TOYOTA is expanding its reach into all corners of the SUV market, unveiling the Corolla Cross small crossover this week ahead of an Australian launch in the second half of 2022.
Unveiled in Thailand, the Corolla Cross is built on the same TNGA-C platform as the popular Corolla hatch and sedan but offers a higher ground clearance and unique interior design.
The second ‘Cross’ model unveiled by Toyota this year after the Yaris Cross (due late 2020), the Corolla Cross will join the swelling ranks of compact crossovers/SUVs from the market-leading Japanese brand that also include the C-HR and RAV4.
From the outside, the Corolla Cross features a broad, blacked-out grille flanked by LED lights that look like a flipped version of the arrangement on the Supra sportscar.
Black cladding around the lowers skirts of the vehicle and roof rails give it the look of an SUV, while at the rear the tail-lights resemble the related Corolla sedan.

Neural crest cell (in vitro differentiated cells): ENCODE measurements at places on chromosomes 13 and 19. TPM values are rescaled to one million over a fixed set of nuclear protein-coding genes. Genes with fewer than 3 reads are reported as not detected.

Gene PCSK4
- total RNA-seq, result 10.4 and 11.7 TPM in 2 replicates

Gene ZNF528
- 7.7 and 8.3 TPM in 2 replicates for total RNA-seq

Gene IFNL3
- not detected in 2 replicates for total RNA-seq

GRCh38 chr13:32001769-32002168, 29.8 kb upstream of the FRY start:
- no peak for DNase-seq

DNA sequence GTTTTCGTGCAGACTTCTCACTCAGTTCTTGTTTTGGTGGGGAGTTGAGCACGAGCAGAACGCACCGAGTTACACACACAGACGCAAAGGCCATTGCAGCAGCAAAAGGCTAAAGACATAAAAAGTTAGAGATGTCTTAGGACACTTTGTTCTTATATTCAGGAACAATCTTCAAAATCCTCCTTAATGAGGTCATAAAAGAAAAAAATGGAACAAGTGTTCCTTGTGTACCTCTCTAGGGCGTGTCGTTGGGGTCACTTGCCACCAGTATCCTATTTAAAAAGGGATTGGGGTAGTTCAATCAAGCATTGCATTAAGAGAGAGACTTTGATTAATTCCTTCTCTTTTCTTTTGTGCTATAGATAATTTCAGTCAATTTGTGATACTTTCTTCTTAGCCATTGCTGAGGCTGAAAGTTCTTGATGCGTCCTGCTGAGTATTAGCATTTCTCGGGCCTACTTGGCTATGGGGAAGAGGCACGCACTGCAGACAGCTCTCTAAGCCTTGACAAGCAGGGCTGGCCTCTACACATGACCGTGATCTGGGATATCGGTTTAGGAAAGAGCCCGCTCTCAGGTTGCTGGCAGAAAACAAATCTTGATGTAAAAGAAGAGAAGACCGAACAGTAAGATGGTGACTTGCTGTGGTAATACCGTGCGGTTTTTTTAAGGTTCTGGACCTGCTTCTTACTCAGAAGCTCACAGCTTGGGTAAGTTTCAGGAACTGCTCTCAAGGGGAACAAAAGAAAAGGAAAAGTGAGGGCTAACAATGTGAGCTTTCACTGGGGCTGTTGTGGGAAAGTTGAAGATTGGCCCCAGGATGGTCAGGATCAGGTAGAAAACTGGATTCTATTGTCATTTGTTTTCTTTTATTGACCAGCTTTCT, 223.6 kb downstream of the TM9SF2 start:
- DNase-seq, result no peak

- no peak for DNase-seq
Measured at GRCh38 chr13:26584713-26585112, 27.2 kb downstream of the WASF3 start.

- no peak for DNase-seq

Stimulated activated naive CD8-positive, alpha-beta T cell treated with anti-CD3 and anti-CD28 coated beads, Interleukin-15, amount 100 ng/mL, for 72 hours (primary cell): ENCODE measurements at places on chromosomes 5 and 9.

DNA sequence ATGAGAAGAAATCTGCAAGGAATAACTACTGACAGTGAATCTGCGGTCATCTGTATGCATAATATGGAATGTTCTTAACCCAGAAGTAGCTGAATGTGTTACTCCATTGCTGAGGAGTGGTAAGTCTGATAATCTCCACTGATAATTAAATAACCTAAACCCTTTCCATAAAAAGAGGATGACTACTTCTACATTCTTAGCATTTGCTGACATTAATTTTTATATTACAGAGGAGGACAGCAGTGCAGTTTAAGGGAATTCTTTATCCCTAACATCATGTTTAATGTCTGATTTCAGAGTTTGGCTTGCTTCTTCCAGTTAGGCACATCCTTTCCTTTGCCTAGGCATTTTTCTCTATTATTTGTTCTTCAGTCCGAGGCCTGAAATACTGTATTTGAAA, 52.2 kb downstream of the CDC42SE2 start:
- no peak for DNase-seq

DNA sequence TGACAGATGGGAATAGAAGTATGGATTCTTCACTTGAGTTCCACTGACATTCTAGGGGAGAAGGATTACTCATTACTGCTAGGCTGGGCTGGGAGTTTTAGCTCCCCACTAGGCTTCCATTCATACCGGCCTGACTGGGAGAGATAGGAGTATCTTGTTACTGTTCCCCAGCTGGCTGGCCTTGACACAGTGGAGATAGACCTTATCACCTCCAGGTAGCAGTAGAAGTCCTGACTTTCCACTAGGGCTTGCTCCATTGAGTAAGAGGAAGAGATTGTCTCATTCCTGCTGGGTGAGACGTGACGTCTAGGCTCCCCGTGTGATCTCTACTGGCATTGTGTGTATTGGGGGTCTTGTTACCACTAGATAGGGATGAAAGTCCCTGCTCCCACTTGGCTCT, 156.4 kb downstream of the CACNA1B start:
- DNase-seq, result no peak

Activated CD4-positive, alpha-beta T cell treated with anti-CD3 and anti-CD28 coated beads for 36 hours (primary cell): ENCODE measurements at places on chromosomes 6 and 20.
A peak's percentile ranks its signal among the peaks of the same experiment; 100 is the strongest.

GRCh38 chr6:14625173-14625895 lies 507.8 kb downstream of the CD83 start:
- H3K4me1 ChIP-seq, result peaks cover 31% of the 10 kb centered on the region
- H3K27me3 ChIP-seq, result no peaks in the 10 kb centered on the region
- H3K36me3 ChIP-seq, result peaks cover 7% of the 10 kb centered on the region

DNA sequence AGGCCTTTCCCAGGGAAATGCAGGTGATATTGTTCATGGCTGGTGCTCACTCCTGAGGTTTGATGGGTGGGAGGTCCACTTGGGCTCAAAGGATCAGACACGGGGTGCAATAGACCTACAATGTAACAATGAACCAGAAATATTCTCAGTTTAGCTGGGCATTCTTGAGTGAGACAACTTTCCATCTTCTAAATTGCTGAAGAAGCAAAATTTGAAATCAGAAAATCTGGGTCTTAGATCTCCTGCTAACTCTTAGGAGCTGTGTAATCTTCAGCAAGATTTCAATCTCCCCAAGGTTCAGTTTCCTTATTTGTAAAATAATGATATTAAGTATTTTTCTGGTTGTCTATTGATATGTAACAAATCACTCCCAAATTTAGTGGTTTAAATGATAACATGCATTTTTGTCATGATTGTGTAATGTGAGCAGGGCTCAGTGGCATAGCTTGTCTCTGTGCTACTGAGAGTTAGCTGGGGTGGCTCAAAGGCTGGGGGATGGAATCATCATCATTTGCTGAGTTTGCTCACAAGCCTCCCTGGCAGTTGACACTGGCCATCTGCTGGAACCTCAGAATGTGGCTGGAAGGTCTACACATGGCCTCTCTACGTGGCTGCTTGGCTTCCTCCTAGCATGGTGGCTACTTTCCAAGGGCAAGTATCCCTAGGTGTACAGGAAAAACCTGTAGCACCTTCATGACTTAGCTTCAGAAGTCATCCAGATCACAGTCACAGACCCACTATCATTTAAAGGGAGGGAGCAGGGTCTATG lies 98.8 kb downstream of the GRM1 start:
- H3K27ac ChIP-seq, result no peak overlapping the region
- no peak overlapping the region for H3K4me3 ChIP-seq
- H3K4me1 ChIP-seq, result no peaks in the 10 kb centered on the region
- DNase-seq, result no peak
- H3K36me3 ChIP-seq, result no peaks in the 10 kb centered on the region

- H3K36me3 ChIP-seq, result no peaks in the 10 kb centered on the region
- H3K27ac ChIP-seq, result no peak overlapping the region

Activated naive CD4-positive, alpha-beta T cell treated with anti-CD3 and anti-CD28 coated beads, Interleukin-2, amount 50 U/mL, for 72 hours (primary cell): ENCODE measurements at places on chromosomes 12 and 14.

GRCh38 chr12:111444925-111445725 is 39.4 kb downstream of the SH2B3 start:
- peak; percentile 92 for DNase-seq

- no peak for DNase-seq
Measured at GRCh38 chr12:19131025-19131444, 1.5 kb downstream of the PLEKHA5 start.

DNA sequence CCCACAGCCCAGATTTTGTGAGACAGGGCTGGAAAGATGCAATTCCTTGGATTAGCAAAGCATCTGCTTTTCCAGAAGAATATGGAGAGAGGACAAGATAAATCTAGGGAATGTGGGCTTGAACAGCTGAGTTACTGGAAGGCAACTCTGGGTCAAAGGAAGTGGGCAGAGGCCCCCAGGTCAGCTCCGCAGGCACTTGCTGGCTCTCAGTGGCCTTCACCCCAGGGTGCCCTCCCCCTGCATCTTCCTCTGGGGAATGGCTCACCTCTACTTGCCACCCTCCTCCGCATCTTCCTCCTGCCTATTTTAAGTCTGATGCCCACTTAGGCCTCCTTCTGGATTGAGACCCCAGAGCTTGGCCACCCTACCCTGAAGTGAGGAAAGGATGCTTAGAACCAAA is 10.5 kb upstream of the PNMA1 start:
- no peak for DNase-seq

Toyota has revealed few concrete details of the Corolla Cross, promising ‘excellent’ luggage space, and active safety equipment from the Corolla range.
The new SUV will be offered with the choice of petrol or petrol-electric hybrid powertrain, as found on the regular Corolla.
The standard petrol engine will likely be a normally aspirated 2.0-litre four-cylinder unit, good for 125kW/200Nm and driving the front wheels via a continuously variable transmission.
The hybrid grade will likely consist of a 1.8-litre Atkinson-cycle petrol engine producing 72kW/142Nm, combining with a 53kW/162Nm electric drive motor for a maximum output of 90kW.
Toyota is yet to reveal whether it will offer all-wheel drive on the Corolla Cross for some extra SUV credibility.
Through the first half of 2020, Toyota has sold 41,721 SUVs, giving it a dominant 19.6 per cent share of the biggest single market category in Australia.
The RAV4 is its most successful SUV this year, and second only to HiLux in overall terms, racking up 15,544 sales for a 35.6 per cent year-on-year improvement – an outstanding result in the current market, which has been crippled by the coronavirus pandemic.